Crime and Punishment in Elizabethan England

788 Words Aug 11th, 2012 4 Pages
During the Elizabethan Era, crime and punishment was a brutal source of punishments towards criminals. The term “crime and punishment” was a series of punishments and penalties the government gave towards the people who broke the laws. In William Harrison’s article “Crime and Punishment in Elizabethan England”, says that “the concept of incarcerating a person as punishment for a crime was a relatively novel at the time” (1). This seemed reasonable at the time, because back then they didn’t sentence life in prison to criminals, so the only way for the government to issue out punishments for criminals was abuse, or murder. During the renaissance, the most common punishable crimes were “theft, cut purses, begging, poaching, adultery, debtors, …show more content…
5). The lethal punishments criminals took during this time seem unbearable to the punishments that are issued today, because it seems as almost people tried thinking of the most horrific ways to kill criminals. These people that decided on the types on punishment were “dealt by Justice of Peace” (Crime and Punishment in Elizabethan England, par.2). The Judicial system often gave a swift and brutal decision, meaning it came fast and the punishment was awful. The Judicial System seemed to be unfair to the criminals, because they say there were brutal, and often didn’t care what punishment they gave. There were many reasons why the Judicial System used these punishments. These punishments were used to “punish a person for his crimes, intimidate him and the group to which he belongs, gather information, and/or obtain a confession” (Different Kinds of Elizabethan Era Torture, par. 3). This was smart, because it seemed to make since, and seem logical to send a message to other criminals that justice will be served. These punishments criminals received prevented further crimes in the future. During the Elizabethan Era, “torture was regularly practiced and as a result, the people were tamed and afraid and crimes were low in number” (Different Kinds of Elizabethan Era Torture, par. 11).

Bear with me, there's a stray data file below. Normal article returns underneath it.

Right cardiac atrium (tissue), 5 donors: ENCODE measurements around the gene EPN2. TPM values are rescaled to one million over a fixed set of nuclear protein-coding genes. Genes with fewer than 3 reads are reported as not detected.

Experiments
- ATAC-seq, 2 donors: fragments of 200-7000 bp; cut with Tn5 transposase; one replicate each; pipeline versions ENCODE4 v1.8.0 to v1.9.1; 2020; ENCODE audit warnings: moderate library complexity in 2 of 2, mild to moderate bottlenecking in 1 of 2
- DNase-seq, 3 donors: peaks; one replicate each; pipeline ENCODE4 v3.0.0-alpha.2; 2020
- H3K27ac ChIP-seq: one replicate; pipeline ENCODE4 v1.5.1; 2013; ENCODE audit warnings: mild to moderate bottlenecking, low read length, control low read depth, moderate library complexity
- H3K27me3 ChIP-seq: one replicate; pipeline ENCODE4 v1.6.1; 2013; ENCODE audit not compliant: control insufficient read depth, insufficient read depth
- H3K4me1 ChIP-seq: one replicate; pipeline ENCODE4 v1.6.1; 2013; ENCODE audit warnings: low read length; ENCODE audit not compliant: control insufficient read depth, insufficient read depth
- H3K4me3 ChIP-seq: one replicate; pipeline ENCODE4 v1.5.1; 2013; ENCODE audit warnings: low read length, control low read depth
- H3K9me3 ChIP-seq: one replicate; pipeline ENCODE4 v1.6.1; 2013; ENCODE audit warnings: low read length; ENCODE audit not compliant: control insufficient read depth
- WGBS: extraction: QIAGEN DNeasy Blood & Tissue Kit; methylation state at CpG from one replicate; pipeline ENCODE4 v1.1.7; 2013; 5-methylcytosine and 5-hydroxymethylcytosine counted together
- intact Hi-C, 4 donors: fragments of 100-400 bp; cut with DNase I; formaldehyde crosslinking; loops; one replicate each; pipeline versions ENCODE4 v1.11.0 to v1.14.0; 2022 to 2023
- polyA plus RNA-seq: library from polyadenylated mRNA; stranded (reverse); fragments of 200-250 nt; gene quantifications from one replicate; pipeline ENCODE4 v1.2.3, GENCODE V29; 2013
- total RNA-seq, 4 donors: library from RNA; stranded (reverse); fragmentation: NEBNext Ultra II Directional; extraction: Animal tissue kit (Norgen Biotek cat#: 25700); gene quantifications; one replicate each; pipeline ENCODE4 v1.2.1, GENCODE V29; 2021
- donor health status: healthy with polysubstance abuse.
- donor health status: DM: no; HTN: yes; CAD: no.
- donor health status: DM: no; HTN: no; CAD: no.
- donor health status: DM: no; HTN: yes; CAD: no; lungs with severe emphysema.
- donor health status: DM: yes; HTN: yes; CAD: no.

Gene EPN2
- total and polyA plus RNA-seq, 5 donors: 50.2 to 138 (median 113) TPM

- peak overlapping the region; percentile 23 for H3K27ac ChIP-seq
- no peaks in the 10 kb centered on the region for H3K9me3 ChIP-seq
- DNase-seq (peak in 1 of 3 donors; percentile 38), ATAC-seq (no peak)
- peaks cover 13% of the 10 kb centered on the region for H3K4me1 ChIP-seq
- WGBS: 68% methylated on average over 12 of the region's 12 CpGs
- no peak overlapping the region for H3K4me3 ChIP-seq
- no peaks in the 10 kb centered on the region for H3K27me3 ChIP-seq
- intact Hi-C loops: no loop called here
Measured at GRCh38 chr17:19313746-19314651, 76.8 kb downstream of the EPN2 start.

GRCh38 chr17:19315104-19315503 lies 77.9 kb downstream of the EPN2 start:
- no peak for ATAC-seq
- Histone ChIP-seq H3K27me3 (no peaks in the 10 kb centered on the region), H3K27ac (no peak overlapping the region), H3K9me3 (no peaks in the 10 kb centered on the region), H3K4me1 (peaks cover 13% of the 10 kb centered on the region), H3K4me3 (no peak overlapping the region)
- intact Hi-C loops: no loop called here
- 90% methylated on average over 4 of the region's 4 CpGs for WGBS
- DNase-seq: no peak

The phrase “crime and punishment” means something different today. It is said that “capital punishment was completely done away with after 1965” (Capital Punishment in Modern British Law and
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